Predictors of incident herpes simplex virus type 2 infections in young women at risk for unintended pregnancy in San Francisco
- Equal contributors
1 STD Prevention and Control Services; Dept. Public Health, San Francisco, California, USA
2 Bixby Center for Reproductive Health Research and Policy; Dept. Obstetrics, Gynecology and Reproductive Sciences, University of California, San Francisco, USA
3 Department of Medicine, University of California, San Francisco, USA
BMC Infectious Diseases 2007, 7:113 doi:10.1186/1471-2334-7-113Published: 26 September 2007
Young women receiving family planning services are at risk for both unintended pregnancy and herpes simplex virus type 2 (HSV-2) infection.
We performed a secondary analysis using data from a previously published randomized controlled trial evaluating access to emergency contraception on reproductive health outcomes. Women aged 15 to 24 years were recruited from two Planned Parenthood clinics and two community health clinics in San Francisco. Demographic information and sexual history were obtained by interview. HSV-2 seropositivity was determined by fingerstick blood test. New pregnancies were measured by self-report, urine testing and medical chart review. Subjects were evaluated for incident HSV-2 infection and pregnancy at a 6-month follow-up appointment. Women who were pregnant or intending to become pregnant at enrolment were excluded.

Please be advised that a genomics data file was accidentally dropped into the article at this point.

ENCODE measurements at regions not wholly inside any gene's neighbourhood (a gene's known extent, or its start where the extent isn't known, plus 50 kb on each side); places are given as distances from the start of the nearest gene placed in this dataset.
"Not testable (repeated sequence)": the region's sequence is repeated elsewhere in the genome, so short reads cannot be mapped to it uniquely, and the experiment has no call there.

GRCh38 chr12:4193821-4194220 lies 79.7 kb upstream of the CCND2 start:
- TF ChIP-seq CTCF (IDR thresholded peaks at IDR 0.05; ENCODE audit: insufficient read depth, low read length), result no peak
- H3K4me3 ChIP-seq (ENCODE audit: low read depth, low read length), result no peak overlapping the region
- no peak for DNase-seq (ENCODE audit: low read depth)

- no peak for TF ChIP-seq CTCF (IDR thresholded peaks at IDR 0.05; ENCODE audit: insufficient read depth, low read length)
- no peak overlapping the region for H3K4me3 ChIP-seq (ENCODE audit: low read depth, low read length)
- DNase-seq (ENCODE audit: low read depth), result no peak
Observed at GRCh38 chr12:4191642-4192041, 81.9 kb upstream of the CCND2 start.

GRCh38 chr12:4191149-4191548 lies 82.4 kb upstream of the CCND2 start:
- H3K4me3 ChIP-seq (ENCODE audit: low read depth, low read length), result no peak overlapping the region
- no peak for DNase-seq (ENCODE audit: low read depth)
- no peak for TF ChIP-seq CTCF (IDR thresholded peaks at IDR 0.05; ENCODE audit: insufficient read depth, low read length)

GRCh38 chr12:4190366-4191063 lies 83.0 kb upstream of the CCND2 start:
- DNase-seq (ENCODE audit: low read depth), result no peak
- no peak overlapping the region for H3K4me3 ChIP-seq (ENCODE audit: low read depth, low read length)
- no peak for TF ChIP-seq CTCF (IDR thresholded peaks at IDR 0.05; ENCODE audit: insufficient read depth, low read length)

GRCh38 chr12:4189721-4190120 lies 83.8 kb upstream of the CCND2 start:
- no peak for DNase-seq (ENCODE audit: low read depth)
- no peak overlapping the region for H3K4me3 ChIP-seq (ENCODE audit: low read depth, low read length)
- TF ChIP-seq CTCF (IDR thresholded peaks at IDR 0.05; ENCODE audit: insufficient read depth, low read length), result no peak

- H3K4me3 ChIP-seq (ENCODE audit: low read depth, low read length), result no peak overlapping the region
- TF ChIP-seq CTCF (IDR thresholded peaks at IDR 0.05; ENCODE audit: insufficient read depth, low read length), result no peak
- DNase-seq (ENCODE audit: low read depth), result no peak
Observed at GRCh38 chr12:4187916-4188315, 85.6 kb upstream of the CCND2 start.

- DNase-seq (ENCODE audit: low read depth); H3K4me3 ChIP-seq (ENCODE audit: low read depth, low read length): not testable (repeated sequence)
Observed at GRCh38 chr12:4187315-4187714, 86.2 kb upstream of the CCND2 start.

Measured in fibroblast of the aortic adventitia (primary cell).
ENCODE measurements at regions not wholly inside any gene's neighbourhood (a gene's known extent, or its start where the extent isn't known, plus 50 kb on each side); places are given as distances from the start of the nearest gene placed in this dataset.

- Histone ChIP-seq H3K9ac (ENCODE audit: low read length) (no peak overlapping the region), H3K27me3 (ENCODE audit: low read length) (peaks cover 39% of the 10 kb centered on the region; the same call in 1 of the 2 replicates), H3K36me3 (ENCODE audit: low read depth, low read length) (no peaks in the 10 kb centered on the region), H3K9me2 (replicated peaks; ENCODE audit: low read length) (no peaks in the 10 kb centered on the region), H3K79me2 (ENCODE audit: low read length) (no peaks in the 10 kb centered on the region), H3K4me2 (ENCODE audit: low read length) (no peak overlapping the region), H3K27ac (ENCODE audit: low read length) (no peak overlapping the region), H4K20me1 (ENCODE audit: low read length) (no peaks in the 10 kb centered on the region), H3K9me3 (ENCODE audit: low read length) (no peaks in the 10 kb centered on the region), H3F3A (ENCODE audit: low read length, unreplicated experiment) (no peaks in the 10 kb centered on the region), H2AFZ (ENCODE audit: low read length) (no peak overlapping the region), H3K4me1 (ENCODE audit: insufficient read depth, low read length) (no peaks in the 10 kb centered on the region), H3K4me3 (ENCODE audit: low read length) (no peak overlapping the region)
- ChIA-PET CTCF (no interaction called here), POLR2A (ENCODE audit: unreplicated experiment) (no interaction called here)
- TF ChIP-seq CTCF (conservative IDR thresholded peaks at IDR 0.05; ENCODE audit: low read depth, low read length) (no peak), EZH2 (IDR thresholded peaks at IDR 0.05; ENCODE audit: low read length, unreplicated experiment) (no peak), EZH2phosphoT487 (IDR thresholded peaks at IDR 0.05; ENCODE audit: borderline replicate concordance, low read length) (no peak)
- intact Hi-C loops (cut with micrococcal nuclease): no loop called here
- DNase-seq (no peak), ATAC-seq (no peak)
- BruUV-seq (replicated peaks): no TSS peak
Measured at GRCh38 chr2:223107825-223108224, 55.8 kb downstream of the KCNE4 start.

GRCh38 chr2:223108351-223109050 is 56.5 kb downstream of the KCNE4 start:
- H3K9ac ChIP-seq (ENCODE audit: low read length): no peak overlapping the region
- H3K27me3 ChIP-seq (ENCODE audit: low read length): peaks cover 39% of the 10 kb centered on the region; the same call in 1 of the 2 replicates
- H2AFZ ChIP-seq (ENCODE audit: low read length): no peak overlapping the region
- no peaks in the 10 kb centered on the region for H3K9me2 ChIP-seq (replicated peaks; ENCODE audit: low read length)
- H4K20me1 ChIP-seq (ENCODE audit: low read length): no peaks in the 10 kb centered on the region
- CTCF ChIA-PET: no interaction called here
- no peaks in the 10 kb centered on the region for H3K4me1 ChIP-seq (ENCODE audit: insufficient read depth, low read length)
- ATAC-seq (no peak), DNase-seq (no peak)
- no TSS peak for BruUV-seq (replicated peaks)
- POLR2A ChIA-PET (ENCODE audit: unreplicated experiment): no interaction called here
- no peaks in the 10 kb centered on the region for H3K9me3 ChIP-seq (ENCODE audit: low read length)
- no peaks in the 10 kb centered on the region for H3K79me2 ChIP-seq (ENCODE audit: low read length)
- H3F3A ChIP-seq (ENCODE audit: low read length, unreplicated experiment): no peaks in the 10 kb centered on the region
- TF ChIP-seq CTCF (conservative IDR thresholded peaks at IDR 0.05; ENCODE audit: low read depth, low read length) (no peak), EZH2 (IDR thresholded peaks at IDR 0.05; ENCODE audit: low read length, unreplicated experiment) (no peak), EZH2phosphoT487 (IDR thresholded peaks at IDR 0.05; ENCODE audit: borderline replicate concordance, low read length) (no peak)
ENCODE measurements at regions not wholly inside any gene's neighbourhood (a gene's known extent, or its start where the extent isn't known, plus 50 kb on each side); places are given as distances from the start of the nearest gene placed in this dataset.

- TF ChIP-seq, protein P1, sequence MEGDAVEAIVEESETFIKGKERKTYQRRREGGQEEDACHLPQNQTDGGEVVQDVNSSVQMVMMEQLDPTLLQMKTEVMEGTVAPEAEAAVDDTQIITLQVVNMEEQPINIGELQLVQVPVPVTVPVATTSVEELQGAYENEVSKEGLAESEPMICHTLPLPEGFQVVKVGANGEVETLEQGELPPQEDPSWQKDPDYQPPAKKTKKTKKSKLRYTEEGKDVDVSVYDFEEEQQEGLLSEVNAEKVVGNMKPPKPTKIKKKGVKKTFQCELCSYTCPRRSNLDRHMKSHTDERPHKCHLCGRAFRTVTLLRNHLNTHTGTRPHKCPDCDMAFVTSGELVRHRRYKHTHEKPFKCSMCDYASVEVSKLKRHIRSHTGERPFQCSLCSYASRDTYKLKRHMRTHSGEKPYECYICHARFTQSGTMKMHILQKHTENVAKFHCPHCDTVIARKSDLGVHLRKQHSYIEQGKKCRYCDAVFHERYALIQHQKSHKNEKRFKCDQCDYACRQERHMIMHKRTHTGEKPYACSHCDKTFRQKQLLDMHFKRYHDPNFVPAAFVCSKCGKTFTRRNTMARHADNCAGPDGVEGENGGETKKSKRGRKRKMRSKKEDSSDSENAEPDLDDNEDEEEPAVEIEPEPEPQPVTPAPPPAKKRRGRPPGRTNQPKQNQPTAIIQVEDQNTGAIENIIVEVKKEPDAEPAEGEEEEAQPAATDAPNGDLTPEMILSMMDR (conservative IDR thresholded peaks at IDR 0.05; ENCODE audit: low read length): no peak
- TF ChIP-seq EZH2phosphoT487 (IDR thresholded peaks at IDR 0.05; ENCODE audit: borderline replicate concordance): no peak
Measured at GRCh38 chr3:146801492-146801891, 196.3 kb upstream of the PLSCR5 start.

At enrolment 2,104 women were screened for HSV-2 and 170 (8.1%) were seropositive. Eighty-seven percent of initially seronegative women completed the study (n = 1,672) and 73 (4.4%) became HSV-2 seropositive. HSV-2 seroincidence was 7.8 cases per 100 person-years. One hundred and seventeen women (7%) became pregnant and 7 (6%) of these had a seroincident HSV-2 infection during the study. After adjustment for confounders, predictors of incident HSV-2 infection were African American race and having multiple partners in the last six months. Condom use at last sexual encounter was protective.
HSV-2 seroincidence and the unintended pregnancy rate in young women were high. Providers who counsel women on contraceptive services and sexually transmitted infection prevention could play an expanded role in counselling women about HSV-2 prevention given the potential sequelae in pregnancy. The potential benefit of targeted screening and future vaccination against HSV-2 needs to be assessed in this population.